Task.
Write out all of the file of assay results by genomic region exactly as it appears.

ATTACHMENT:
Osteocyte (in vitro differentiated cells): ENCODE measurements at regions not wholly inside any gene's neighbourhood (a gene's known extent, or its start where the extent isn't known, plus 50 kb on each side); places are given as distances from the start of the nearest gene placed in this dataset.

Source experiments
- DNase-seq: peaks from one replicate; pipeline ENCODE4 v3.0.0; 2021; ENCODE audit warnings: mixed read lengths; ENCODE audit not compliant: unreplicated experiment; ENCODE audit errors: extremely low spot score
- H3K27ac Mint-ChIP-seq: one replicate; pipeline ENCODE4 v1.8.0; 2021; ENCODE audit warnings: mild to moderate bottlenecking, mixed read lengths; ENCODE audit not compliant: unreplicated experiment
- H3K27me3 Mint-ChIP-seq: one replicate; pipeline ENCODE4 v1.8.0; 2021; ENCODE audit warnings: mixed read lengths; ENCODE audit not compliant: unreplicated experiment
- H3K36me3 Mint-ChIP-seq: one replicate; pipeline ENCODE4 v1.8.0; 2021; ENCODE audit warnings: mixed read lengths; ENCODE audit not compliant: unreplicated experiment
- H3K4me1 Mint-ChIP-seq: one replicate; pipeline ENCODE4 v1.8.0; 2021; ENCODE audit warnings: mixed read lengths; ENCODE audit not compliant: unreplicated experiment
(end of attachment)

Osteocyte (in vitro differentiated cells): ENCODE measurements at regions not wholly inside any gene's neighbourhood (a gene's known extent, or its start where the extent isn't known, plus 50 kb on each side); places are given as distances from the start of the nearest gene placed in this dataset.

Source experiments
- DNase-seq: peaks from one replicate; pipeline ENCODE4 v3.0.0; 2021; ENCODE audit warnings: mixed read lengths; ENCODE audit not compliant: unreplicated experiment; ENCODE audit errors: extremely low spot score
- H3K27ac Mint-ChIP-seq: one replicate; pipeline ENCODE4 v1.8.0; 2021; ENCODE audit warnings: mild to moderate bottlenecking, mixed read lengths; ENCODE audit not compliant: unreplicated experiment
- H3K27me3 Mint-ChIP-seq: one replicate; pipeline ENCODE4 v1.8.0; 2021; ENCODE audit warnings: mixed read lengths; ENCODE audit not compliant: unreplicated experiment
- H3K36me3 Mint-ChIP-seq: one replicate; pipeline ENCODE4 v1.8.0; 2021; ENCODE audit warnings: mixed read lengths; ENCODE audit not compliant: unreplicated experiment
- H3K4me1 Mint-ChIP-seq: one replicate; pipeline ENCODE4 v1.8.0; 2021; ENCODE audit warnings: mixed read lengths; ENCODE audit not compliant: unreplicated experiment